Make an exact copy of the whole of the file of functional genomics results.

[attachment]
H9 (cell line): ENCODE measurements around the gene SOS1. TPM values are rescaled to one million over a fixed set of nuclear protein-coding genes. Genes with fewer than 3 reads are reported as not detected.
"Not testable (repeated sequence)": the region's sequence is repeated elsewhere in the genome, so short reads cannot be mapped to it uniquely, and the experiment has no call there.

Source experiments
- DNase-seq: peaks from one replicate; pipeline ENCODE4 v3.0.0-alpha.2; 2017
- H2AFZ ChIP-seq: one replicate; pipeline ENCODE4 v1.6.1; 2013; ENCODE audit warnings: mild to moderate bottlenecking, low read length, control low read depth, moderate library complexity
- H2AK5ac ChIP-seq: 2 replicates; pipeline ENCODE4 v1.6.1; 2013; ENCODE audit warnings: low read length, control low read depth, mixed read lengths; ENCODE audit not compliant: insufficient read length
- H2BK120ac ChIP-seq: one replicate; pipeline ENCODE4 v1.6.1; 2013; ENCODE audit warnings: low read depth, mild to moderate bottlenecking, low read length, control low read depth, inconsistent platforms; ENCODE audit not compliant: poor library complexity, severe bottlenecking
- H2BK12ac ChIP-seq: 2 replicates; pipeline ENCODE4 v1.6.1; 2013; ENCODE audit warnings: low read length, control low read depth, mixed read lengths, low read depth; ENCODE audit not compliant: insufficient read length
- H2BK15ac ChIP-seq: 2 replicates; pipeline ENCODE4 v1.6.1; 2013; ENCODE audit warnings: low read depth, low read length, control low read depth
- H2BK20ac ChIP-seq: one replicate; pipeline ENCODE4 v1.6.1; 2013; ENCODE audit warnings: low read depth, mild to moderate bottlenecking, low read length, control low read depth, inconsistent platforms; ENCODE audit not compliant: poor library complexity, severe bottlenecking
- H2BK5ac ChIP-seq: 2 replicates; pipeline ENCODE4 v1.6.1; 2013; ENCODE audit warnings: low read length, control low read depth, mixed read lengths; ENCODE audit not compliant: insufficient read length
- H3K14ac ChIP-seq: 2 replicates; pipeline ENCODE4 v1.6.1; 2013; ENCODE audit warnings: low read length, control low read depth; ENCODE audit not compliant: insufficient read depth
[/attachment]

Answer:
H9 (cell line): ENCODE measurements around the gene SOS1. TPM values are rescaled to one million over a fixed set of nuclear protein-coding genes. Genes with fewer than 3 reads are reported as not detected.
"Not testable (repeated sequence)": the region's sequence is repeated elsewhere in the genome, so short reads cannot be mapped to it uniquely, and the experiment has no call there.

Source experiments
- DNase-seq: peaks from one replicate; pipeline ENCODE4 v3.0.0-alpha.2; 2017
- H2AFZ ChIP-seq: one replicate; pipeline ENCODE4 v1.6.1; 2013; ENCODE audit warnings: mild to moderate bottlenecking, low read length, control low read depth, moderate library complexity
- H2AK5ac ChIP-seq: 2 replicates; pipeline ENCODE4 v1.6.1; 2013; ENCODE audit warnings: low read length, control low read depth, mixed read lengths; ENCODE audit not compliant: insufficient read length
- H2BK120ac ChIP-seq: one replicate; pipeline ENCODE4 v1.6.1; 2013; ENCODE audit warnings: low read depth, mild to moderate bottlenecking, low read length, control low read depth, inconsistent platforms; ENCODE audit not compliant: poor library complexity, severe bottlenecking
- H2BK12ac ChIP-seq: 2 replicates; pipeline ENCODE4 v1.6.1; 2013; ENCODE audit warnings: low read length, control low read depth, mixed read lengths, low read depth; ENCODE audit not compliant: insufficient read length
- H2BK15ac ChIP-seq: 2 replicates; pipeline ENCODE4 v1.6.1; 2013; ENCODE audit warnings: low read depth, low read length, control low read depth
- H2BK20ac ChIP-seq: one replicate; pipeline ENCODE4 v1.6.1; 2013; ENCODE audit warnings: low read depth, mild to moderate bottlenecking, low read length, control low read depth, inconsistent platforms; ENCODE audit not compliant: poor library complexity, severe bottlenecking
- H2BK5ac ChIP-seq: 2 replicates; pipeline ENCODE4 v1.6.1; 2013; ENCODE audit warnings: low read length, control low read depth, mixed read lengths; ENCODE audit not compliant: insufficient read length
- H3K14ac ChIP-seq: 2 replicates; pipeline ENCODE4 v1.6.1; 2013; ENCODE audit warnings: low read length, control low read depth; ENCODE audit not compliant: insufficient read depth